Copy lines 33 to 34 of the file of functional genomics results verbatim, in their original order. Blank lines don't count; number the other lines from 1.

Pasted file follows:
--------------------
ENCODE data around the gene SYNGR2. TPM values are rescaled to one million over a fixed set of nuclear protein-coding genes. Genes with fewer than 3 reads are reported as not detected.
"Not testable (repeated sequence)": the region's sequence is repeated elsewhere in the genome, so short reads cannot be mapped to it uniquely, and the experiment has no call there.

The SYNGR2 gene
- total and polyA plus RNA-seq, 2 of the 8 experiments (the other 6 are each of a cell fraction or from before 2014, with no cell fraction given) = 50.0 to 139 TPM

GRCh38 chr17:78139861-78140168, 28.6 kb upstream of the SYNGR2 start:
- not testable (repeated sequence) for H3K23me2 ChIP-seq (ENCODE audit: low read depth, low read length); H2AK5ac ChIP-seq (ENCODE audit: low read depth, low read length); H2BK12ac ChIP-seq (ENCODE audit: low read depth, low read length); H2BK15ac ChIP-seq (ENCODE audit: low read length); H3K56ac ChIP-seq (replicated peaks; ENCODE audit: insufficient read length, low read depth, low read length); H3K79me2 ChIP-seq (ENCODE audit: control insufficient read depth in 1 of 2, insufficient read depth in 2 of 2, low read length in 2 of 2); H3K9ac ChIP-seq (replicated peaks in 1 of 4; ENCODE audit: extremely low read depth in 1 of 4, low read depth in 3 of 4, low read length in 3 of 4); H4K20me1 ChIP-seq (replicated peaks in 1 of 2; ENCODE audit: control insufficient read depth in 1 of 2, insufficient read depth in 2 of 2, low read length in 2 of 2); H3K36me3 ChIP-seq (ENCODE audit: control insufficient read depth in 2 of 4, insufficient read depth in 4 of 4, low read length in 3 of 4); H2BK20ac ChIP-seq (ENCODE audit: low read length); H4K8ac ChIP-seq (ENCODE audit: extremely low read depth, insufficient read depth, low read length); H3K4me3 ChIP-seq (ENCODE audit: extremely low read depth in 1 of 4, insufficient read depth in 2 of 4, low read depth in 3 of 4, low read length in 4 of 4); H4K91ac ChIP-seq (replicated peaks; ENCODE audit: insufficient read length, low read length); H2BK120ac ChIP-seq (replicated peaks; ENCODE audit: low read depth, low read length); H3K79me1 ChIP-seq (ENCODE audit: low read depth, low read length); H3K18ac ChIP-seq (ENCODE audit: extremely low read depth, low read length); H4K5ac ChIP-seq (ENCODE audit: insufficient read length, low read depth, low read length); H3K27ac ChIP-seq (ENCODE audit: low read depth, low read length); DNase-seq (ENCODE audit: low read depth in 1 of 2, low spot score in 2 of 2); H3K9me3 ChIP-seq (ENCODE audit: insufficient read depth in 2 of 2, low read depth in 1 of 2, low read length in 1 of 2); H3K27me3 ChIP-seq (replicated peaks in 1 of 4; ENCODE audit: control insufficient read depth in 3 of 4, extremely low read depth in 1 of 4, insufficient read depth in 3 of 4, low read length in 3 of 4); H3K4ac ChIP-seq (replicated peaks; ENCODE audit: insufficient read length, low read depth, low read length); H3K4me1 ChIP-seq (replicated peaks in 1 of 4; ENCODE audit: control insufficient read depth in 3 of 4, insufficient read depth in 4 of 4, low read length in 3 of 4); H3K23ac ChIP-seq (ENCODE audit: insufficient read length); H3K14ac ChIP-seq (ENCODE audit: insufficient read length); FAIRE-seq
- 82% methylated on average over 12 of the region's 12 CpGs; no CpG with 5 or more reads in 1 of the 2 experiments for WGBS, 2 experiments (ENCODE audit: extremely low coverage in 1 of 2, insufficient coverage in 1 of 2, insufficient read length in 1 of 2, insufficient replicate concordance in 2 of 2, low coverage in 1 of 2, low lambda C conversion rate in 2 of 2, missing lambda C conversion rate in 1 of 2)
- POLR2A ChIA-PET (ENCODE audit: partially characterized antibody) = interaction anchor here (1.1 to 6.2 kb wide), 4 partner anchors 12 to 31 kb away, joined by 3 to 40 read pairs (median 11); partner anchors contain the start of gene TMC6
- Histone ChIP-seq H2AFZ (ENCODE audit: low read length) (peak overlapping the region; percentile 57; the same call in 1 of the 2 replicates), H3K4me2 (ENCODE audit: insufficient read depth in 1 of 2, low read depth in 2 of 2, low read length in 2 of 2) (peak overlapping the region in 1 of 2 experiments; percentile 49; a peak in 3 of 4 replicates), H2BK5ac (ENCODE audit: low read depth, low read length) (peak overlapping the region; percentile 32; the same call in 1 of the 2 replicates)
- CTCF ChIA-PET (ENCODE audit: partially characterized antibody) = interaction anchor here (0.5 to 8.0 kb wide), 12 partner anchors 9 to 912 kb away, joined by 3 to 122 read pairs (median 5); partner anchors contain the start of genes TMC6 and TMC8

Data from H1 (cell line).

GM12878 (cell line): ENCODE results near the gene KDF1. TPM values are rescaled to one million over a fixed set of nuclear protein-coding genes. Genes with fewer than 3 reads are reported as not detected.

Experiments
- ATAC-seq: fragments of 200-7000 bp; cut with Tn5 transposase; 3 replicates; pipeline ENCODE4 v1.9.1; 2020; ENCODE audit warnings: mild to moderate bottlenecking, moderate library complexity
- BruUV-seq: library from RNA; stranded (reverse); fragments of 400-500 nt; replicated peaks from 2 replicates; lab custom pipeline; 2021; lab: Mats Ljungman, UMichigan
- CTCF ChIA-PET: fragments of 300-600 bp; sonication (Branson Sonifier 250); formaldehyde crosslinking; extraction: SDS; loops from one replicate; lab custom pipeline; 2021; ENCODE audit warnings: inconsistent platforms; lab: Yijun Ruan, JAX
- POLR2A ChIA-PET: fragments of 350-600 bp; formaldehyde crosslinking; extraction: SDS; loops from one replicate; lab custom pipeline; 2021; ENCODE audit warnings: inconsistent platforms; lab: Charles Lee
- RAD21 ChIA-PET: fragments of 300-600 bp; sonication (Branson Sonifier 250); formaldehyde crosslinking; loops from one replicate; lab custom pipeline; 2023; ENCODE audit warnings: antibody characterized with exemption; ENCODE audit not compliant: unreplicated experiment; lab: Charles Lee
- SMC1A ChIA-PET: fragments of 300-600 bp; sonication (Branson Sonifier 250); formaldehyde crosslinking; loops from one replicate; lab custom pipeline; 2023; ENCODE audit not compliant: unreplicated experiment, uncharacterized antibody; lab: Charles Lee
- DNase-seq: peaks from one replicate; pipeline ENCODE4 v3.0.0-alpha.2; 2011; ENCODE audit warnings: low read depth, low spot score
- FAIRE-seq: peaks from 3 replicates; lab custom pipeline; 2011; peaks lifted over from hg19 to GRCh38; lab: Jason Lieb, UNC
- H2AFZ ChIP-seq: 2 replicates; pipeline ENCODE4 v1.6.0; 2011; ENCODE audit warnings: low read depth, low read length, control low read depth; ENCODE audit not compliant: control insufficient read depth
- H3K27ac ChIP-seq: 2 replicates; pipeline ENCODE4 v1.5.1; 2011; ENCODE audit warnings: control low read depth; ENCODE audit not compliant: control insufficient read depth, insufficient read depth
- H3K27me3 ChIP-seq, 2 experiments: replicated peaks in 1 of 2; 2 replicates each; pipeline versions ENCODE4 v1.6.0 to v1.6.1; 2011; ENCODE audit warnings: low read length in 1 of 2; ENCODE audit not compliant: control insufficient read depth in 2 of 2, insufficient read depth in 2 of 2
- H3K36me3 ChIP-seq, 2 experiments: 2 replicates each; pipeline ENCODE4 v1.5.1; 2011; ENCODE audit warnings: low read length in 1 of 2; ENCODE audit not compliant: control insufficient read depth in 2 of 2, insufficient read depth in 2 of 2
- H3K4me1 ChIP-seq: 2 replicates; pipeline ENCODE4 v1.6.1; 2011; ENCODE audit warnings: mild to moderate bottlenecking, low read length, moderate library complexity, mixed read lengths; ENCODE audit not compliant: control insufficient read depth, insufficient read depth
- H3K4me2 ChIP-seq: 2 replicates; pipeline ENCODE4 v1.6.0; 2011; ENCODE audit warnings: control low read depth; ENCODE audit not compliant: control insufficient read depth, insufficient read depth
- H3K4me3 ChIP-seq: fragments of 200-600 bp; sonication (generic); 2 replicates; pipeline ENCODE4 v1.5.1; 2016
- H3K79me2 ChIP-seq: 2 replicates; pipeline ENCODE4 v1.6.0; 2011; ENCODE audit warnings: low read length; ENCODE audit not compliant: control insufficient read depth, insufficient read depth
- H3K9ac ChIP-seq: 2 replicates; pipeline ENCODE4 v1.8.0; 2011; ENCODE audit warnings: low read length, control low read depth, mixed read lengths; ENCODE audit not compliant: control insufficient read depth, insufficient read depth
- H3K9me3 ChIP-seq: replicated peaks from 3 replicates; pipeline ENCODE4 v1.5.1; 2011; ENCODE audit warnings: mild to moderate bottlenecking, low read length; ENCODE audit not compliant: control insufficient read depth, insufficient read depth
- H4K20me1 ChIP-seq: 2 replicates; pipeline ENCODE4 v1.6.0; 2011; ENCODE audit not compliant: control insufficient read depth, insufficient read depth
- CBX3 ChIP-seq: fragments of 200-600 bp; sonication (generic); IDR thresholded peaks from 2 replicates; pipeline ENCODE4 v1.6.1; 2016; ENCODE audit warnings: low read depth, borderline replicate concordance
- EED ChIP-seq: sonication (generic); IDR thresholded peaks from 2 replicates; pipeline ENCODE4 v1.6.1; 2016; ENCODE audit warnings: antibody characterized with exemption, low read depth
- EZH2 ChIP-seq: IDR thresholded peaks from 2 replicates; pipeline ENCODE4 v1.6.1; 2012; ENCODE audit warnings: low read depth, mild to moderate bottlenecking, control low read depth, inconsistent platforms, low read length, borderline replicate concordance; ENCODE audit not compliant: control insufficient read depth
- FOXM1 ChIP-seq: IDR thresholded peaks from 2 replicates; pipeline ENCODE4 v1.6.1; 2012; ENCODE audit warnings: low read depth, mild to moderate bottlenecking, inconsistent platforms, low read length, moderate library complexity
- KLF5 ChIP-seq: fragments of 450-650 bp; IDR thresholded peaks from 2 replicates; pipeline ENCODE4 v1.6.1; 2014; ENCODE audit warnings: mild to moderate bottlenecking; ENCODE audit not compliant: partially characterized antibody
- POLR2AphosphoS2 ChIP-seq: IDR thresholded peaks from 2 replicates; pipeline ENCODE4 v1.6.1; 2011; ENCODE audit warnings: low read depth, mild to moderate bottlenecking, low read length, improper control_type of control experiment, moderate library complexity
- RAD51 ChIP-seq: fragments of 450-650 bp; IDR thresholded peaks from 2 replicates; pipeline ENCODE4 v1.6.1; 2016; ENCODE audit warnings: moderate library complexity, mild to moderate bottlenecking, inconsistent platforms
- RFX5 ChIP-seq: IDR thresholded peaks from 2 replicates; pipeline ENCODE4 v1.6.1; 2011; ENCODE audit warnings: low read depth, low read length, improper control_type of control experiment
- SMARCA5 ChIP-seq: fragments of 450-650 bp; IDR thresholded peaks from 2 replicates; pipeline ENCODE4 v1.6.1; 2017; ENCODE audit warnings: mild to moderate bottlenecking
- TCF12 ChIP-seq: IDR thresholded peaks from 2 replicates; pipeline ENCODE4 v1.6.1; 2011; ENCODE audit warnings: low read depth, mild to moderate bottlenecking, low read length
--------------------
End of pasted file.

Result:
- CBX3 ChIP-seq: fragments of 200-600 bp; sonication (generic); IDR thresholded peaks from 2 replicates; pipeline ENCODE4 v1.6.1; 2016; ENCODE audit warnings: low read depth, borderline replicate concordance
- EED ChIP-seq: sonication (generic); IDR thresholded peaks from 2 replicates; pipeline ENCODE4 v1.6.1; 2016; ENCODE audit warnings: antibody characterized with exemption, low read depth